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Logic and rhetoric
Negative evidence is produced when any given theory by necessity predicts something specific which, upon closer inspection, fails to materialize.
Absence of something predicted by the theory in question (the "negative" evidence) thus suggests that the theory is mistaken.
Negative evidence should not be confused with the discovery of novel evidence not predicted (or even considered) by an existing theory.
Instead, negative evidence results from the reductio ad absurdum, meaning; when something that would have to be true — based on a supposed theory — turns out not to be.
- P1: If X, then always Y.
- P2: Not Y.
- C: Not X.
In order for a prospective theory to be falsifiable, and thus qualify as sound science, hypotheses must propose testable predictions in the observable world. Then, one does the experiment and sees whether the prediction comes true.
Essentially, negative evidence is considered found when no positive evidence could be located when and where the theory being tested predicts that such positive evidence would need to be.
For example, evolutionary theory predicts that a dynamic environment causes new species to evolve via a natural process of selection and adaptation, branching them out from their respective ancestor species into various new forms of life.
If the ground had contained billion-year old fossils of anatomically modern humans right next to fossils of triceratopses, trilobites and golden retrievers of the same age and strata, Darwinism would be in trouble.
Thankfully, this turned out not to be the case — every adaption appears at the right time and place in the geological timeline — and so, another test was passed by evolutionary theory.
An absence of something can be proved in various ways, e.g., by a reductio ad absurdum or by proving something else that is inconsistent with the presence of that something (a very useful approach known in mathematics as proof by contradiction. For example, in law, a party may have the burden of proving nonreceipt of certain correspondence and may bear that burden of proof (at least by a preponderance of the evidence) by introducing into evidence a docket record in which the correspondence would have been noted. In mathematics, there are plenty of proofs of negative propositions, such as "there is no largest prime number" or "there is no rational square root of 2".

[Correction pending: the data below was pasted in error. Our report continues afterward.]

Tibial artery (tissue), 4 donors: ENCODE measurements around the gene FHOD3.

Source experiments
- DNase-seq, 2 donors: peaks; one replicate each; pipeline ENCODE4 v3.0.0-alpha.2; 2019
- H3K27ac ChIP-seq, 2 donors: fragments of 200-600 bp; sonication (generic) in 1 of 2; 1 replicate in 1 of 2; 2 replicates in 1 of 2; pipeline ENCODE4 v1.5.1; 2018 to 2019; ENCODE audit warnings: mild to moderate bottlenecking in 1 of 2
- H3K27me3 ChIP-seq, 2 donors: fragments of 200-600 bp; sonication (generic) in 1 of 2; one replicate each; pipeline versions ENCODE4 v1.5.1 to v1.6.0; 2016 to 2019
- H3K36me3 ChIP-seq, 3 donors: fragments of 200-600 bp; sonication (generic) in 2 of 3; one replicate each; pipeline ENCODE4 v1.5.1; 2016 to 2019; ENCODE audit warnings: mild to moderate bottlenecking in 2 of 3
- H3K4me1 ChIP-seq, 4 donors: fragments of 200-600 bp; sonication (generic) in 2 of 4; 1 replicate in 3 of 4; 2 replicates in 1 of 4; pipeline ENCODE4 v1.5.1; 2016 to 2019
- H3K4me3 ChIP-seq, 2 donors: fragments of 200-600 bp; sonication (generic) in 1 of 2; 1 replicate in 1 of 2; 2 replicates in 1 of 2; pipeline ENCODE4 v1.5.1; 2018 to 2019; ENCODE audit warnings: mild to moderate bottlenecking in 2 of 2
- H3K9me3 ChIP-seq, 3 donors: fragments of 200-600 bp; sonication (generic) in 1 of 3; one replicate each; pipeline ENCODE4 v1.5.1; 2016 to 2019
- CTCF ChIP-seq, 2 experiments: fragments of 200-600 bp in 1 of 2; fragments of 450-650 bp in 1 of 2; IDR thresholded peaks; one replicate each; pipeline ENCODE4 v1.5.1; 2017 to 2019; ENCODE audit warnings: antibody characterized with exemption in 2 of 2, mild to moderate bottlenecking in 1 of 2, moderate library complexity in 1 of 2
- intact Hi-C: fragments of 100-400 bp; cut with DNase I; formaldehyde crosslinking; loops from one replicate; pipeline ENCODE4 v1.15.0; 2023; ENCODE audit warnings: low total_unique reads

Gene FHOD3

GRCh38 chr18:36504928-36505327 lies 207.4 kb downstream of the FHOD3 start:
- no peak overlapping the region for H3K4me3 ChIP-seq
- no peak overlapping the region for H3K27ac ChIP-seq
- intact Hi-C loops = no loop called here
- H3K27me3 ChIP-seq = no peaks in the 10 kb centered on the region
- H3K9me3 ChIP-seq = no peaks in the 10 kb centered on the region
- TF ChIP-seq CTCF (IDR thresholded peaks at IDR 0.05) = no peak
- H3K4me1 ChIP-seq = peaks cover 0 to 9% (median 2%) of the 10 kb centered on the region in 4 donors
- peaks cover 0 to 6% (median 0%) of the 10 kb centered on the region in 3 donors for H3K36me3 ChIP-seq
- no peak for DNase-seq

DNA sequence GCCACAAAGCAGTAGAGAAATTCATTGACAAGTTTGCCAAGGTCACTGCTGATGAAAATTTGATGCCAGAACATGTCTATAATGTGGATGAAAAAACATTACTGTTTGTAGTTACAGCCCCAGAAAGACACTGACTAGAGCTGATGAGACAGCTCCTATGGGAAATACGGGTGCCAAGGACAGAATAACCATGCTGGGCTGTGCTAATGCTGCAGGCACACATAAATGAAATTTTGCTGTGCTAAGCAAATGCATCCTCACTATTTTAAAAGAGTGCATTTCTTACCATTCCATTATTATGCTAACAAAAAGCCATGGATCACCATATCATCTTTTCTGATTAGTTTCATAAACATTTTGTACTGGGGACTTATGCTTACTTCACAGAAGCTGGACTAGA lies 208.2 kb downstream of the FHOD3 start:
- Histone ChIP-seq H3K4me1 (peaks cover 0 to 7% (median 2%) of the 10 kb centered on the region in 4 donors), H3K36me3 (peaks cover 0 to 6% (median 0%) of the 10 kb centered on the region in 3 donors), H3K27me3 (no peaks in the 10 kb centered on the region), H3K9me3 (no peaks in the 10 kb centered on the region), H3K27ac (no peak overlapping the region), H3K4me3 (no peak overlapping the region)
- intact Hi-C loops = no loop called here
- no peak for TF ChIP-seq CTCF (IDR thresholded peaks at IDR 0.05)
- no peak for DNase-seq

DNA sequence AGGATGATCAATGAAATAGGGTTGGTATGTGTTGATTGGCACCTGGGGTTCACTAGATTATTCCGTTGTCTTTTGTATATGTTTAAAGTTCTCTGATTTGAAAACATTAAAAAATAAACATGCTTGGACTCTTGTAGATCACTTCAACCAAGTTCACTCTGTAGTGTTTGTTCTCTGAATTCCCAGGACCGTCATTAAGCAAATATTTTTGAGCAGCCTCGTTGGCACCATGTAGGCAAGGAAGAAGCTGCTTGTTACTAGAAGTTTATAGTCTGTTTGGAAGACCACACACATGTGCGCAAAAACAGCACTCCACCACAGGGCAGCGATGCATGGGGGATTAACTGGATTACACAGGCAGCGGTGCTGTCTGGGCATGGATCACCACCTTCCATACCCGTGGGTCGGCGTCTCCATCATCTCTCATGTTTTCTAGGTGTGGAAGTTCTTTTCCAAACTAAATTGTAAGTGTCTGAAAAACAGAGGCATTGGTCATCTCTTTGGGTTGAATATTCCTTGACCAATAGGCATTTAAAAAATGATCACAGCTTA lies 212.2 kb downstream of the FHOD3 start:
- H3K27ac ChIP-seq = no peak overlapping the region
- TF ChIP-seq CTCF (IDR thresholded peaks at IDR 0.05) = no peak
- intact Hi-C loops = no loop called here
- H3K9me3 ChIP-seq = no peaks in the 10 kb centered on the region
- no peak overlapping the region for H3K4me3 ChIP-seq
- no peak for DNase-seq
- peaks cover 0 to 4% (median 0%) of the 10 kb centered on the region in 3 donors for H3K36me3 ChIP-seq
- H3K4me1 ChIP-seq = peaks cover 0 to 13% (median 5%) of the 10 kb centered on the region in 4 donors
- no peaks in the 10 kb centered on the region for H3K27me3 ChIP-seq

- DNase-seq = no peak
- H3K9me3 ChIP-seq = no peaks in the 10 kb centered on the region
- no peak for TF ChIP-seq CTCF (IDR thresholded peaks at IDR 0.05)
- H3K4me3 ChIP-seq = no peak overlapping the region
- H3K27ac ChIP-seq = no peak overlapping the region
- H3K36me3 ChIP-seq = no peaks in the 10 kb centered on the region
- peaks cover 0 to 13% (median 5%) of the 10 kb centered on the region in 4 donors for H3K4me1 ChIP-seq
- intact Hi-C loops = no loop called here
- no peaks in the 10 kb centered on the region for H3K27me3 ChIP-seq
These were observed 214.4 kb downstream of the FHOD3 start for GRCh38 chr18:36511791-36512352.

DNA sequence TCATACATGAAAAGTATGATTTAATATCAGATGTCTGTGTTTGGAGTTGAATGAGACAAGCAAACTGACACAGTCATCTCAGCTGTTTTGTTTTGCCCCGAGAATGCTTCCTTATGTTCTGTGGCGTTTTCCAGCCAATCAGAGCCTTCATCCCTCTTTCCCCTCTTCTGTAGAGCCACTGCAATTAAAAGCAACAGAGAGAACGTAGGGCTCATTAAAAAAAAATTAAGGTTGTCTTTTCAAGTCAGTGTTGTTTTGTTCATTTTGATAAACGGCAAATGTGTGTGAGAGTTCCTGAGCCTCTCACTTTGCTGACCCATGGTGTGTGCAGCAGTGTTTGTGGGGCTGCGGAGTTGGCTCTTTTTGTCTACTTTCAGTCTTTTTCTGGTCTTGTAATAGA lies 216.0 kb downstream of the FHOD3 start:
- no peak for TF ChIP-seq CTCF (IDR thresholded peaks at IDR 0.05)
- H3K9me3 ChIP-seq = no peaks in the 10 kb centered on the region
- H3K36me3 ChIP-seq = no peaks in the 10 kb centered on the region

Proving a negative is often harder than proving a positive.
If your neighbor claimed that teenagers were racing their cars outside of his house, the absence of teenagers, cars, and tire marks on the street would be negative evidence against his claim.
The problem of evil convinces Richard Carrier that an omniscient, omnipotent, and omnibenevolent (OOO) god is extremely unlikely. This is because, if an OOO god existed, then evil should not exist. Evil does exist. Ergo (thinks Carrier) an OOO god likely does not.
“”Contradiction is not a sign of falsity, nor the lack of contradiction a sign of truth.
Taken too far, negative evidence becomes an appeal to ignorance, the mistake of believing that because we have not (yet) found evidence, it must not exist.
Negative evidence occurs when an absence of evidence is actively found when actively looking for something. (Don't see your car in the garage? It's probably not in the garage.) An appeal to ignorance occurs when an absence of evidence is found when nobody has done any looking! (Maybe you should actually walk into the garage and check, before assuming your car isn't there.)
- Note that this negative evidence does not support any rival theories per se, it just means that the theory being tested failed to line up with reality.